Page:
“I’ve been out there with guests that have never ever seen the ocean or have been in the ocean. And some of them are like, ‘I did it in the swimming pool or the river so I got it,’” Balanga says, who adds that educating visitors is critical.
While he says he has met many “amazing” travelers throughout the years, Balanga says there are still those who think they know everything and don’t want more information. Or there are those who just want to snap the perfect Insta shot.
“Everybody wants to stand by the edge of the rocks and let the water splash the air and get a big awesome picture. And then you get sucked away. And you know, I’ve saved a lot of people,” Balanga says. Sometimes that has been when he’s been out surfing with his wife and she’s spotted people in trouble.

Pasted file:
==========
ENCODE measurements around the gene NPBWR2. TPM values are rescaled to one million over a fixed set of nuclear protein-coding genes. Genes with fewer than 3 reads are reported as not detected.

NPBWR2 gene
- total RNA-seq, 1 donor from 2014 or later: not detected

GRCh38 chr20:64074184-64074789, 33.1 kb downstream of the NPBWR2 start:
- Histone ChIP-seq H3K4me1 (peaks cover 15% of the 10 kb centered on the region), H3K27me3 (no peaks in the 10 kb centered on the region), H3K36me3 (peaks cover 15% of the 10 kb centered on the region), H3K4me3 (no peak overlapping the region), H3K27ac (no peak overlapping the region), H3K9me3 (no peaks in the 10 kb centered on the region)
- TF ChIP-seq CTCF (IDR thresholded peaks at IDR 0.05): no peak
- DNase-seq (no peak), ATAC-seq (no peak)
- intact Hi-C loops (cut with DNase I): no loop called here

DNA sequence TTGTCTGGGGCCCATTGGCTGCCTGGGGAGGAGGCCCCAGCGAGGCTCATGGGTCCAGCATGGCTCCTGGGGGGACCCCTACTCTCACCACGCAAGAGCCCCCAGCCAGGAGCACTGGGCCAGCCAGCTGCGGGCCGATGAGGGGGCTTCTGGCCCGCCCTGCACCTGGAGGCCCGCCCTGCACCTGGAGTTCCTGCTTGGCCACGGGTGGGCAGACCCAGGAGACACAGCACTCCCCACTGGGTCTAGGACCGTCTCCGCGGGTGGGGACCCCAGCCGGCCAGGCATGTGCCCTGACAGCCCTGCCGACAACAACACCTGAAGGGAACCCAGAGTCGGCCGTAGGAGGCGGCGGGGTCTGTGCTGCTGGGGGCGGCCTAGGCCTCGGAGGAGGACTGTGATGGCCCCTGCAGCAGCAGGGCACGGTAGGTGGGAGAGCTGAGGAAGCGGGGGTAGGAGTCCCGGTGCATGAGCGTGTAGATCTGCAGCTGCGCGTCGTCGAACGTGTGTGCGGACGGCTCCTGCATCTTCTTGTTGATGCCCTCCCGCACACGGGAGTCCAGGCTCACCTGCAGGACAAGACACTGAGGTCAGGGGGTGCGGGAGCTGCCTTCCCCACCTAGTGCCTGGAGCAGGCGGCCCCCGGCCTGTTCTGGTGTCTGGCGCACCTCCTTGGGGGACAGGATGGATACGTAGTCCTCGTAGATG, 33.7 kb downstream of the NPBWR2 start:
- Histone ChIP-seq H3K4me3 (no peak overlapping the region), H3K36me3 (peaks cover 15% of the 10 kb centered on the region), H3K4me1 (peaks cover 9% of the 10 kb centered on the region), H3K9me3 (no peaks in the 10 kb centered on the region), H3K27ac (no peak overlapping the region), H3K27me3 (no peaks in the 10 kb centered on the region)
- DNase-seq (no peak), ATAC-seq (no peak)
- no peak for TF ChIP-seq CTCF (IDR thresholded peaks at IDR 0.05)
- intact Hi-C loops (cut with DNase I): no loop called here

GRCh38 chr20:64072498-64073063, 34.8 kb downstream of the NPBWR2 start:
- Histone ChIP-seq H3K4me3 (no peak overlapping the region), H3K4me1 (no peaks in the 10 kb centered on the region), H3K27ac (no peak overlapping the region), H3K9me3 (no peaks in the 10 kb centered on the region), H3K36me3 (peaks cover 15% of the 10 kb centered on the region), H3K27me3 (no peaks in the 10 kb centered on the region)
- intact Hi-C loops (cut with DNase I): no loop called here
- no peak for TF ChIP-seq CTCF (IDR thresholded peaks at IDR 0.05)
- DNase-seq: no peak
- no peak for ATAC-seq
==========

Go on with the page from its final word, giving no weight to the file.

That’s right. Those folks taking photos get saved by Hawaiian surfers. Those surfers would rather be catching waves.
Just remember: Hawaii’s natural environment is wild. Treat is at such. It is also fragile. That’s one reason that Hawaiian travel authorities are now emphasizing mālama, the idea of caring for the land. It’s a better way to be a visitor –– better for you and better for Hawaii.
How to visit Hawaii while respecting the natural environment
@ruderocaloha Lifeguard warned them! Wiamea Bay. #wiameabay #theeddie #hawaii #lifeguard ♬ original sound – RudeRocAloha
Hawaii is getting there, but there are some travelers who still need the PSA.